Prosecutors have become caught up in some of the hysteria behind road rage incidents and often vigorously prosecute even minor alleged offenses and weak cases. As a result, it is necessary for those accused in road rage incidents to mount an especially vigorous defense. Road rage cases present many vexsome issues for a prosecutor. Since road rage incidents are often precipitated by the conduct of one or more drivers over a relatively large geographic area as the cars move down the road, any one witness may have only a small portion of the facts. As a result, a thorough and complete investigation must be carried out in order to piece together all of the observable facts to determine if the conduct of the accused was reasonable. In many cases, there are mutual acts of aggressive driving by the alleged assailant and the victim. This may blur the line of culpability and give rise to effective claims of self-defense. If a vigorous defense is presented, prosecutorís may be persuaded to stay prosecution which does not result in a conviction or to reduce charges to disorderly conduct or some other lesser charge.

Obviously, the very best defense is avoiding the charge altogether. Some tips include the following: :

  • Don't take traffic problems personally
  • Signal your turns and obey the traffic laws
  • Use the left lane as a passing lane even if you are driving at or above the speed limit. This allows faster moving traffic to pass without conflict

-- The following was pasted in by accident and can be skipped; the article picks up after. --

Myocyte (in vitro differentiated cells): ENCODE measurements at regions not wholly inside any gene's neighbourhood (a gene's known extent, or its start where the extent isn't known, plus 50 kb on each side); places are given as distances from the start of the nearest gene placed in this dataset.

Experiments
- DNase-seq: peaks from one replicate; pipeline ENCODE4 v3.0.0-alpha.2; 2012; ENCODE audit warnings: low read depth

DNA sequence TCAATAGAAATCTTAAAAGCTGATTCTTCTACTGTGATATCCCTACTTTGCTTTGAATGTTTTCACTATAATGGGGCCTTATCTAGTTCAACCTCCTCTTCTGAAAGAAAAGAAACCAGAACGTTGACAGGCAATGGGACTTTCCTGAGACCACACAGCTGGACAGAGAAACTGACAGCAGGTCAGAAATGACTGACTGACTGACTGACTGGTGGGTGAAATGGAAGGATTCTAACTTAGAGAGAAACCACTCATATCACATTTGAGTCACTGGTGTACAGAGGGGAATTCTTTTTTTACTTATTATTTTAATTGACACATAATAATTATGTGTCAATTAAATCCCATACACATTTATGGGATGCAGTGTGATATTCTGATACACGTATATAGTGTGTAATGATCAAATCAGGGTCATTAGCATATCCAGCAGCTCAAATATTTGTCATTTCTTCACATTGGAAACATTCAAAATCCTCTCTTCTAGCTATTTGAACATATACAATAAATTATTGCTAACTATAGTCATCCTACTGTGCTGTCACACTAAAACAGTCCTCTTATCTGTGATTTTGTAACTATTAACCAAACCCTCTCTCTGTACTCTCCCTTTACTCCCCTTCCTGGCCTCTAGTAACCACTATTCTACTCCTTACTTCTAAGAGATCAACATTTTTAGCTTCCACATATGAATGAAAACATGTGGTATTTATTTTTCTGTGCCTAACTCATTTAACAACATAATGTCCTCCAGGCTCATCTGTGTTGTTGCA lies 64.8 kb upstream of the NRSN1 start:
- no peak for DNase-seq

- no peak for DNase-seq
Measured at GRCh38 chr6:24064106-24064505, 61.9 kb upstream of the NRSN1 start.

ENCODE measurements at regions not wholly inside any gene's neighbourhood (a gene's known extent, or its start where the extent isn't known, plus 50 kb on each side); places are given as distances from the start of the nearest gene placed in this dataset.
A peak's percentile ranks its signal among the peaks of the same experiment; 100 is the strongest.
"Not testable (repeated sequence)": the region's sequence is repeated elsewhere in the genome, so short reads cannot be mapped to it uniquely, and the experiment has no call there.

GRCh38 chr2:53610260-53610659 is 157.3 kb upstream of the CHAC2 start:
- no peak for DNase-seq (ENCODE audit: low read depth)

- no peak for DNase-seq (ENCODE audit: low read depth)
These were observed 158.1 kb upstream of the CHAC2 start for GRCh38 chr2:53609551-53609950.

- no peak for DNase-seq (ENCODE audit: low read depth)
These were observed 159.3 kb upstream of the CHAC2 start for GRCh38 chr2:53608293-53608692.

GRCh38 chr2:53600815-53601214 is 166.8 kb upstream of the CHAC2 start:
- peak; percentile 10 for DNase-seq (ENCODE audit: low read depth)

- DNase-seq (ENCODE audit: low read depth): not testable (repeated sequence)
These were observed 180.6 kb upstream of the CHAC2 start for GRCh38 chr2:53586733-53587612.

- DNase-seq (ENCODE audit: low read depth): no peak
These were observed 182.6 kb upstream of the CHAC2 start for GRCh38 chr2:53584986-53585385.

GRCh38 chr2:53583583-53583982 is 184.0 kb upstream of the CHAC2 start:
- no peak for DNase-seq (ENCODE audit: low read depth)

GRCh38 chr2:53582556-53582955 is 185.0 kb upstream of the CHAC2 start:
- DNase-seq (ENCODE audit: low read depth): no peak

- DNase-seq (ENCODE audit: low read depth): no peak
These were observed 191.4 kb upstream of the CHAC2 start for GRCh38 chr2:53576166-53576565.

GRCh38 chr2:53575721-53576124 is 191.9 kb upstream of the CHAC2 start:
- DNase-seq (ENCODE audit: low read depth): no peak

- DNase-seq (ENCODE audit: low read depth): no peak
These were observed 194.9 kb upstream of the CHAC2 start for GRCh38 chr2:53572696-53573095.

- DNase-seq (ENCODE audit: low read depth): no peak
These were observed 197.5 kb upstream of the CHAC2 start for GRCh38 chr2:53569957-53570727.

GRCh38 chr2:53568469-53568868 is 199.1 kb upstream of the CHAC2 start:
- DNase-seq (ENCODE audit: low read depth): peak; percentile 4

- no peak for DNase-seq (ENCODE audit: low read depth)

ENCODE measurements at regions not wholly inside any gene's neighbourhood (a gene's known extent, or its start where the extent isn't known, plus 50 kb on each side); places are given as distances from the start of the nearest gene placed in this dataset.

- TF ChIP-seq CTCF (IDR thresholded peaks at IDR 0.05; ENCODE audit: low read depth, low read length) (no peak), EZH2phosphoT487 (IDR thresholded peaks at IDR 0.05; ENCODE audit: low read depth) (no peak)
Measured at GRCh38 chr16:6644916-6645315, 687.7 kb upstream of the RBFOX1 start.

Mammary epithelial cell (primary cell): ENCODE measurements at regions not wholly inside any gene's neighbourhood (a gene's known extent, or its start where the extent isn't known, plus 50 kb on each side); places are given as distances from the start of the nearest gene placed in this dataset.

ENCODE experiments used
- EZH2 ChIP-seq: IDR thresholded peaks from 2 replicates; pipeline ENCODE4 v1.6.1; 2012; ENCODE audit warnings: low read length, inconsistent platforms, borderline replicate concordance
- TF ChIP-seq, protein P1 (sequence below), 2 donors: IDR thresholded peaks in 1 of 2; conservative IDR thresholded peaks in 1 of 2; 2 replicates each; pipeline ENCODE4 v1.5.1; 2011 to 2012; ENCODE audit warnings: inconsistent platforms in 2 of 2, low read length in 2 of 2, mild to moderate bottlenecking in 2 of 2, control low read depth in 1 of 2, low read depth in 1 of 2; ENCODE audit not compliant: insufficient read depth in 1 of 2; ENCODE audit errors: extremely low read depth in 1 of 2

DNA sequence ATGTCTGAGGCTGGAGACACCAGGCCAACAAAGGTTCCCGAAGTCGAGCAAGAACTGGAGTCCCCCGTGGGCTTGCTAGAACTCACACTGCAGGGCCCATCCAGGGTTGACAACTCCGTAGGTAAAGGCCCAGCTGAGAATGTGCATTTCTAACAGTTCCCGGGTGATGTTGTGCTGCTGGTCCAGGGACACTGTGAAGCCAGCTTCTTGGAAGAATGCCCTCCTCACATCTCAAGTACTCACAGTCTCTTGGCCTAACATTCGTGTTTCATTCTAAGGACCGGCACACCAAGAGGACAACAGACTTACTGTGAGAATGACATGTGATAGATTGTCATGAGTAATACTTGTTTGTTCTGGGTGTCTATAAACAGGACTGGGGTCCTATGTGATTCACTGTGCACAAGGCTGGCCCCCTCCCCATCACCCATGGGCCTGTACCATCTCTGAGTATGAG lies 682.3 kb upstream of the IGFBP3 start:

• Avoid eye contact with an aggressive driver
  • Don't make obscene gestures
  • Don't tailgate or, if in front, donít step on the brakes to send a message to a tailgater to back off
  • Don't honk your horn in anger

Moreover, if you become involved in an incident that begins to escalate, remove yourself from the situation or use your cell phone to contact the appropriate authorities before the matter gets out of hand.

For legal representation call 612.240.8005 or ASK-A-LAWYER Online

Call (612) 240-8005

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Any information contained on this site is general in nature. You should not rely on any articles, postings or other information on these pages as legal advice or to create an attorney-client relationship. If you are in need of legal advice concerning a particular matter, you are encouraged to contact an attorney in your state.